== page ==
The current issue of Frontline Learning Research presents pioneering research in terms of both methodological innovation and novel focus areas of research, with two articles investigating development of individual understandings and two articles exploring aspects of collaboration.
Maag Merki and colleagues introduced a new method to investigate teachers’ collaboration, namely time-sampling with an online practice log. This allowed data to be collected that showed that teachers’ collaborative activities varied significantly between weekdays, showing a linear decrease from Monday to Friday, regardless of the content of collaboration. Furthermore, collaborative activities that focused on school subject-specific tasks varied with teachers’ leadership role and gender.
Nyberg and colleagues researched the significance of self-efficacy for the learning of scientific reasoning in primary (Grade 4) and lower secondary (Grade 8) school. At both grade levels, they found correlations for task-specific self-efficacy. However, correlational patterns differed between the grade levels: The largest cluster in Grade 4 comprised children who significantly overestimated their performance in scientific reasoning. In contrast, the largest cluster in Grade 8 comprised students with a realistic estimate of their performance.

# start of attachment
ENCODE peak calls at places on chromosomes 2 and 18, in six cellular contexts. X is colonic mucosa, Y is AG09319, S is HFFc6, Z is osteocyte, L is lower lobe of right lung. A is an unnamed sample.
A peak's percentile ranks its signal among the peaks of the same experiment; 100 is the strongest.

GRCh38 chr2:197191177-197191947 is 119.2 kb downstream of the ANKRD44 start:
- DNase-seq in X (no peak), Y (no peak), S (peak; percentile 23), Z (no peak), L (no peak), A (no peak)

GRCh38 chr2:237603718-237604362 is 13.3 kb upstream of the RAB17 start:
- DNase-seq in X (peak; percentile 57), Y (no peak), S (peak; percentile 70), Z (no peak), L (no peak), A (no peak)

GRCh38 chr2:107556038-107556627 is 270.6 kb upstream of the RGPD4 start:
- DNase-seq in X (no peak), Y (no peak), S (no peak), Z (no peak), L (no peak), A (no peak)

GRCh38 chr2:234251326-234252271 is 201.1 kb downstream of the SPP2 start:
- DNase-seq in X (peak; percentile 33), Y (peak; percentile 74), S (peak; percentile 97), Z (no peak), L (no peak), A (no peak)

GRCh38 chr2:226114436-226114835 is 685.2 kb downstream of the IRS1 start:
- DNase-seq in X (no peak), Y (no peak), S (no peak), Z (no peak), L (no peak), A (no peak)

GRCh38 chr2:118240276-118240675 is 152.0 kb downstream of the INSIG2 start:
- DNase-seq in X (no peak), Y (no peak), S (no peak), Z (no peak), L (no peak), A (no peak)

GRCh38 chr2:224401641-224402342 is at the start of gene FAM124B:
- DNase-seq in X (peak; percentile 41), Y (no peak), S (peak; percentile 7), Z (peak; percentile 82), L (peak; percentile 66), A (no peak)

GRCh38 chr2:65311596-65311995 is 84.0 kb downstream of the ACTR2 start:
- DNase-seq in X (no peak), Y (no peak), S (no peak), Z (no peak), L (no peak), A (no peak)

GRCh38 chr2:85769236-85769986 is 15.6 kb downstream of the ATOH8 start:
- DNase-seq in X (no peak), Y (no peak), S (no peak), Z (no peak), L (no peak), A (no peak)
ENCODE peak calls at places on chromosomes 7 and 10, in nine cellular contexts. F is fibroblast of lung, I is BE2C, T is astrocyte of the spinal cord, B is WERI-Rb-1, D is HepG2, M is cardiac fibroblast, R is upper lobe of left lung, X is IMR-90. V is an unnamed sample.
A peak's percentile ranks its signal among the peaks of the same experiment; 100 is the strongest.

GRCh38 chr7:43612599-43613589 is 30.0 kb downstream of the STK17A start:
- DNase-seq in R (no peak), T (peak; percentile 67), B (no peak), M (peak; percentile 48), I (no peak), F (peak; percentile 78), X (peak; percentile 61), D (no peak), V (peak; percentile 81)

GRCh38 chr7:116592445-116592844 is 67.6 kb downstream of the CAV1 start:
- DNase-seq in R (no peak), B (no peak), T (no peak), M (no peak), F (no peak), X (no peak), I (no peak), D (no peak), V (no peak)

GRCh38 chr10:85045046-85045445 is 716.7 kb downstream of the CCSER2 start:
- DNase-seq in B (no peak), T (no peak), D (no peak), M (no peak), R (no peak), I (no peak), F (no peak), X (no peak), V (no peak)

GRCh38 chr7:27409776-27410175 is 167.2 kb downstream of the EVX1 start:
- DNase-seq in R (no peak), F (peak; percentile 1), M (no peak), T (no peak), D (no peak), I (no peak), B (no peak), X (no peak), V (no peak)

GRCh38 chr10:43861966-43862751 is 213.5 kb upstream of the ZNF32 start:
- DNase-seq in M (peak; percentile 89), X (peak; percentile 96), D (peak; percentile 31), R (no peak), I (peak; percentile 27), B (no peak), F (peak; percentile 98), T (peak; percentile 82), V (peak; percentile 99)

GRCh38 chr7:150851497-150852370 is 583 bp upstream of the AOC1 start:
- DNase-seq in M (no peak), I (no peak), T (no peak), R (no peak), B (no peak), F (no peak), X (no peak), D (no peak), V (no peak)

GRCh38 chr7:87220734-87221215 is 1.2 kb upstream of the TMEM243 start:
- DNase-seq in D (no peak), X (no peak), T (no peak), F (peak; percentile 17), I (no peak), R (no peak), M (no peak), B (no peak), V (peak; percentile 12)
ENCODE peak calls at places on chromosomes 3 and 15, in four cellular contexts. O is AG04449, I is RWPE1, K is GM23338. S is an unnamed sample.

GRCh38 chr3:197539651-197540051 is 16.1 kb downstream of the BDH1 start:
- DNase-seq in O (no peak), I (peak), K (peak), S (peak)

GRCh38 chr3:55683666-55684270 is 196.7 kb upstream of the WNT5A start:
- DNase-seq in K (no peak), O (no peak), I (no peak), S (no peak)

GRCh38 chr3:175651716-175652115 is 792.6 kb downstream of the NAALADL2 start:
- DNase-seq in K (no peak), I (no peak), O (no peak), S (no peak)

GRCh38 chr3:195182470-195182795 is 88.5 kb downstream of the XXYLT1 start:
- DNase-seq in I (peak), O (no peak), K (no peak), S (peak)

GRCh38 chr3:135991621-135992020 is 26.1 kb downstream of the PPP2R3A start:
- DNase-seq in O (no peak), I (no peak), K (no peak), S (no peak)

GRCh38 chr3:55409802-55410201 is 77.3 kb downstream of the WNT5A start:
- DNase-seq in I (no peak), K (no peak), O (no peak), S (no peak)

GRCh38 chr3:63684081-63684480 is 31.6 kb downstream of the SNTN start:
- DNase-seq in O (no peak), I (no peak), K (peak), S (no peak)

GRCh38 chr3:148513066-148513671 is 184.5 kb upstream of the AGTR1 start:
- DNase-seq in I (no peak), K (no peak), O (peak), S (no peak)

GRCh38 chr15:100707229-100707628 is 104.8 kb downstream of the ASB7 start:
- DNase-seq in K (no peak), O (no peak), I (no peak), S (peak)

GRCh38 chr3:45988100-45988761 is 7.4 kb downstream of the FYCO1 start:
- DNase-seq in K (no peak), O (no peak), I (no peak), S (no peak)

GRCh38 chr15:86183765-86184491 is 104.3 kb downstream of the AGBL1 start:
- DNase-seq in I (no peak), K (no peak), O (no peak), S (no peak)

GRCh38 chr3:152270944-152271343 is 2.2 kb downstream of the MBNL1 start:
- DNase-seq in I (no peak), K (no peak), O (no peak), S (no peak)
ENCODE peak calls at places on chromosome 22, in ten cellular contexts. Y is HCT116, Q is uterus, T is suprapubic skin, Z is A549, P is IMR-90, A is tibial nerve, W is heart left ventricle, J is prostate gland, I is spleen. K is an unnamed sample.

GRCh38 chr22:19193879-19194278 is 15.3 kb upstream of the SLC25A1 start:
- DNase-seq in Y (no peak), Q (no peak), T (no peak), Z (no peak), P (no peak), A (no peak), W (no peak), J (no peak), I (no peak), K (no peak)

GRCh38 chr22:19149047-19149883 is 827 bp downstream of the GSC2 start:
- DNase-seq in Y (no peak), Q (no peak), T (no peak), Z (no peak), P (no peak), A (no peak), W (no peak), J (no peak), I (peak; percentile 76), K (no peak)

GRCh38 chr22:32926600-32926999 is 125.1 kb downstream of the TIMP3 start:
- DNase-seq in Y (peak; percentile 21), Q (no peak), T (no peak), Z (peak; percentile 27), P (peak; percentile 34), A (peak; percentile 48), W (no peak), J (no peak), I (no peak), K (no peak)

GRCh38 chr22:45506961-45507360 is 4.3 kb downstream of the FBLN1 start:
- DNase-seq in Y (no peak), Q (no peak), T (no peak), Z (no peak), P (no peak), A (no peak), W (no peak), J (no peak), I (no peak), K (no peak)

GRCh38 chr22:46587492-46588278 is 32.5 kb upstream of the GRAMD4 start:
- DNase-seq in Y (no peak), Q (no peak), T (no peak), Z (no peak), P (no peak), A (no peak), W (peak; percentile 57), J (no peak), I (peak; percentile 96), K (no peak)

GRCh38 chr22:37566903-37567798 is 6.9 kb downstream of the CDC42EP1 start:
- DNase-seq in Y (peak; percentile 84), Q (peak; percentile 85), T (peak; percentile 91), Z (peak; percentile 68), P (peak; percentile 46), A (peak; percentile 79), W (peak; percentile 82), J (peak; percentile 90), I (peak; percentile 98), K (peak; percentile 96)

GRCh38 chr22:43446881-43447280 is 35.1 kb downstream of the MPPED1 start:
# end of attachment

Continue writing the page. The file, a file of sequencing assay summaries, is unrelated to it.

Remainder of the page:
The research of Jones and colleagues focused on interpersonal affect in groupwork. In a comparative case-study of two groups of first-year university students, they document the pervasive nature of interpersonal affect as enacted through everyday behavior. They trace the evolution over time of the group dynamics of both groups, one negative and dysfunctional, the other positive and collaborative.
Wolgast and Barnes-Holmes performed two studies of flexible spatial and temporal social perspective taking, one with undergraduate students and one with teacher education students. Focus was on how contextual cues affect such social perspective taking. With an outset in behavioral psychology, they employed the relational frame theory to a within-subject design and analyzed data by Rasch-tree and general linear modeling.
As a final remark, I would like to express my sincere thanks to Thomas Martens for his great work as the previous Editor-in-Chief of Frontline Learning Research and to both him and the rest of the FLR team for the smooth process of handing over the role to me. I am thrilled to be the new Editor-in-Chief and look forward to the collaboration with all editors and authors.
Prof. Dr. Nina B. Dohn
Editor-In-Chief Frontline Learning Research